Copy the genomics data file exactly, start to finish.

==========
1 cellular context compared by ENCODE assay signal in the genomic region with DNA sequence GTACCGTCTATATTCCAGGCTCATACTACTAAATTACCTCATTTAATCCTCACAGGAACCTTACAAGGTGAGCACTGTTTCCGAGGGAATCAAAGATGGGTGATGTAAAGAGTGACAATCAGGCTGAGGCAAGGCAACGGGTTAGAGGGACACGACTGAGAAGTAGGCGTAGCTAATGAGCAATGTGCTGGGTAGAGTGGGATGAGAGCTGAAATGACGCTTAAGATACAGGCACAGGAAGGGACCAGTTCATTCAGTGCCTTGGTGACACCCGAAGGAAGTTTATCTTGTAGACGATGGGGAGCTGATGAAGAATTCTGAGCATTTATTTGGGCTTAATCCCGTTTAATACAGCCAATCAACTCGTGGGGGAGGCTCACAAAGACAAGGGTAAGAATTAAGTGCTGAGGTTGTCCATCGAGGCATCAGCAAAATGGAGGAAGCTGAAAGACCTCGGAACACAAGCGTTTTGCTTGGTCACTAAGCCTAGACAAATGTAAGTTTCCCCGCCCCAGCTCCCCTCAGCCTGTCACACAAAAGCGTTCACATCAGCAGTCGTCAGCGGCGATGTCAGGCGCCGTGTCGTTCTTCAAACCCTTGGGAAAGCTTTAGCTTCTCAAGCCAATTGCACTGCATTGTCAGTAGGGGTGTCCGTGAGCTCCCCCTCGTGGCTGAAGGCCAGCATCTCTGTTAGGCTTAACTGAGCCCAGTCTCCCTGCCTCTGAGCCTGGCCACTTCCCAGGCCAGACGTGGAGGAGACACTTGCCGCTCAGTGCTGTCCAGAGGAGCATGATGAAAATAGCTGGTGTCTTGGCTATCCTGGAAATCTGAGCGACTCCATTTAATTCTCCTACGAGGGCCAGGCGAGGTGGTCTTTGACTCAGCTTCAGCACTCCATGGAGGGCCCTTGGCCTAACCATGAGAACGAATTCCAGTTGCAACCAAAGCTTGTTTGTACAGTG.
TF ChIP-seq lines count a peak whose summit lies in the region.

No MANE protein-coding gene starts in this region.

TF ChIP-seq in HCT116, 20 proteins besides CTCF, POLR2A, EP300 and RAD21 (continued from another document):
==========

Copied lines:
1 cellular context compared by ENCODE assay signal in the genomic region with DNA sequence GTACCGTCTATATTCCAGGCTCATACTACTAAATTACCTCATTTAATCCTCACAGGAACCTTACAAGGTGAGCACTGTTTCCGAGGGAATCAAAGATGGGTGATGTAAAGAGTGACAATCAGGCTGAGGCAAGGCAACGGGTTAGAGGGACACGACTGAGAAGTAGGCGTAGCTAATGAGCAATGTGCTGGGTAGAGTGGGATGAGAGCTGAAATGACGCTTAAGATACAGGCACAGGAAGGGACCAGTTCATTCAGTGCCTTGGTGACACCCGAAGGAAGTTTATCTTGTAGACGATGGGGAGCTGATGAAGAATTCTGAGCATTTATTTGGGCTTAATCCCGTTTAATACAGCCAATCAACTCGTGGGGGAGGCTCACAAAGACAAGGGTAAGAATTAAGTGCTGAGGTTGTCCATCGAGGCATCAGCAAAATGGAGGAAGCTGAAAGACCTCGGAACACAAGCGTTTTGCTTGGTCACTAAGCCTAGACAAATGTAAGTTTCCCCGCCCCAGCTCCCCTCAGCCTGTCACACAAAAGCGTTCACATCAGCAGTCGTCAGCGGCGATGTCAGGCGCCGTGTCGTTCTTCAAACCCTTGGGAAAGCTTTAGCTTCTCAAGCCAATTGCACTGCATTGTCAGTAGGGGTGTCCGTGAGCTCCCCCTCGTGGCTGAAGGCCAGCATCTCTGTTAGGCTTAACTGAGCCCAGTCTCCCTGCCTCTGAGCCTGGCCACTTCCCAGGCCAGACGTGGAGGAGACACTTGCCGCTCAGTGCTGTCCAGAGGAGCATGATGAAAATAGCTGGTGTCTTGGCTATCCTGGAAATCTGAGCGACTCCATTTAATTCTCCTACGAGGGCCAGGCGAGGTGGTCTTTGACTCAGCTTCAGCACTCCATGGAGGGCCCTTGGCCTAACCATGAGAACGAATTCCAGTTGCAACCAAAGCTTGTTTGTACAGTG.
TF ChIP-seq lines count a peak whose summit lies in the region.

No MANE protein-coding gene starts in this region.

TF ChIP-seq in HCT116, 20 proteins besides CTCF, POLR2A, EP300 and RAD21 (continued from another document):